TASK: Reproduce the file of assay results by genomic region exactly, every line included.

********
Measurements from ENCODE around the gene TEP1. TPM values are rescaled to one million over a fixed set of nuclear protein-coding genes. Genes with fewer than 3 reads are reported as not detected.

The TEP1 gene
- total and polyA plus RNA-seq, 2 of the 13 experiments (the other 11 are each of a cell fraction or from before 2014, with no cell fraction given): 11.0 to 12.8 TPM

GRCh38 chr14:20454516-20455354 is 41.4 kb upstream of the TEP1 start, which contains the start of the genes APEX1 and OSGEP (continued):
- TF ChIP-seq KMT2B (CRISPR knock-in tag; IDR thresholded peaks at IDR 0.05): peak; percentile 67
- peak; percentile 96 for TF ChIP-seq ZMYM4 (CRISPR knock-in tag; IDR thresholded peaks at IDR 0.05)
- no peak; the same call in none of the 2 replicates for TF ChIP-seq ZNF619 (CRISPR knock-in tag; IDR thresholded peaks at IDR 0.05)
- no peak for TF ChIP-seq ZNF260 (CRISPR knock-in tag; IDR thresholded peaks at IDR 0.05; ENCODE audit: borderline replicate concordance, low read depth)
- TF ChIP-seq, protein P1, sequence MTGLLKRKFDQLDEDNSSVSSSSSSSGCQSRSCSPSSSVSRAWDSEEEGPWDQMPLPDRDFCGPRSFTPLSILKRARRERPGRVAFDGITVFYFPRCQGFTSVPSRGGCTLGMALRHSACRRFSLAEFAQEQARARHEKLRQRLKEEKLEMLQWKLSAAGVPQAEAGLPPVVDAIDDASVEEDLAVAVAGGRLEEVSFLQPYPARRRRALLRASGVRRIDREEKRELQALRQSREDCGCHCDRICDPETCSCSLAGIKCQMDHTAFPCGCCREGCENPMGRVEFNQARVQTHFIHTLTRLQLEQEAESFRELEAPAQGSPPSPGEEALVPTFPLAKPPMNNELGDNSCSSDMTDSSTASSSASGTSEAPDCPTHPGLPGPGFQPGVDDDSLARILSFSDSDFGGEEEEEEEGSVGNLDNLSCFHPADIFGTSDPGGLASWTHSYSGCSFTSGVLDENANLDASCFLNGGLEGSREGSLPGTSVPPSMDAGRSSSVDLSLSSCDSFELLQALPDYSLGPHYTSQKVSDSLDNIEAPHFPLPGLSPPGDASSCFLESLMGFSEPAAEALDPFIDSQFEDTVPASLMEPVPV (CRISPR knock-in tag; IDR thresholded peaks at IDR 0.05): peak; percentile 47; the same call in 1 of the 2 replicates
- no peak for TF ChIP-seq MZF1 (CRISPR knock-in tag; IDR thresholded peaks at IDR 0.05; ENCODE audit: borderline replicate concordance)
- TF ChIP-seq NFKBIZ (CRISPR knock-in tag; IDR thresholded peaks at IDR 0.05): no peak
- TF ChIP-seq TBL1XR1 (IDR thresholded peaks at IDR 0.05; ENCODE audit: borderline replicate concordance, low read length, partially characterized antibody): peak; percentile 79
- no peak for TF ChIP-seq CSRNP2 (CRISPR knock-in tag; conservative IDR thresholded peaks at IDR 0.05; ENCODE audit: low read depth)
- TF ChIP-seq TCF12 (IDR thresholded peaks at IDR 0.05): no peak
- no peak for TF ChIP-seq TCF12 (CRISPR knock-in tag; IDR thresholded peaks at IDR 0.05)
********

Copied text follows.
Measurements from ENCODE around the gene TEP1. TPM values are rescaled to one million over a fixed set of nuclear protein-coding genes. Genes with fewer than 3 reads are reported as not detected.

The TEP1 gene
- total and polyA plus RNA-seq, 2 of the 13 experiments (the other 11 are each of a cell fraction or from before 2014, with no cell fraction given): 11.0 to 12.8 TPM

GRCh38 chr14:20454516-20455354 is 41.4 kb upstream of the TEP1 start, which contains the start of the genes APEX1 and OSGEP (continued):
- TF ChIP-seq KMT2B (CRISPR knock-in tag; IDR thresholded peaks at IDR 0.05): peak; percentile 67
- peak; percentile 96 for TF ChIP-seq ZMYM4 (CRISPR knock-in tag; IDR thresholded peaks at IDR 0.05)
- no peak; the same call in none of the 2 replicates for TF ChIP-seq ZNF619 (CRISPR knock-in tag; IDR thresholded peaks at IDR 0.05)
- no peak for TF ChIP-seq ZNF260 (CRISPR knock-in tag; IDR thresholded peaks at IDR 0.05; ENCODE audit: borderline replicate concordance, low read depth)
- TF ChIP-seq, protein P1, sequence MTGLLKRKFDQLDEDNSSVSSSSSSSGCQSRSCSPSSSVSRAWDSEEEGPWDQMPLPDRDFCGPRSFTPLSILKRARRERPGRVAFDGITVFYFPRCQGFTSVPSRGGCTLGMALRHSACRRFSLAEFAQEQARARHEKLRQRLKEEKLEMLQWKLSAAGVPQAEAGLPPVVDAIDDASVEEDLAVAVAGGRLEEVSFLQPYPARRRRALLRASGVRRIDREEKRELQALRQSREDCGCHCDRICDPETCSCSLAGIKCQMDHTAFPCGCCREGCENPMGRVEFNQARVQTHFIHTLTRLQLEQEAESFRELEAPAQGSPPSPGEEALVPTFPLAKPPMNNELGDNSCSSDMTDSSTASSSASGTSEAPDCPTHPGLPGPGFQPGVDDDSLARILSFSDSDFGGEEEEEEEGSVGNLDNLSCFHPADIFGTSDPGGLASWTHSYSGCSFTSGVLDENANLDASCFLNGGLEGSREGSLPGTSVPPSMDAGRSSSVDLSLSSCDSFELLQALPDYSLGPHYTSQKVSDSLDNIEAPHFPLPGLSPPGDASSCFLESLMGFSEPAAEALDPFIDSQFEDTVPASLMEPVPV (CRISPR knock-in tag; IDR thresholded peaks at IDR 0.05): peak; percentile 47; the same call in 1 of the 2 replicates
- no peak for TF ChIP-seq MZF1 (CRISPR knock-in tag; IDR thresholded peaks at IDR 0.05; ENCODE audit: borderline replicate concordance)
- TF ChIP-seq NFKBIZ (CRISPR knock-in tag; IDR thresholded peaks at IDR 0.05): no peak
- TF ChIP-seq TBL1XR1 (IDR thresholded peaks at IDR 0.05; ENCODE audit: borderline replicate concordance, low read length, partially characterized antibody): peak; percentile 79
- no peak for TF ChIP-seq CSRNP2 (CRISPR knock-in tag; conservative IDR thresholded peaks at IDR 0.05; ENCODE audit: low read depth)
- TF ChIP-seq TCF12 (IDR thresholded peaks at IDR 0.05): no peak
- no peak for TF ChIP-seq TCF12 (CRISPR knock-in tag; IDR thresholded peaks at IDR 0.05)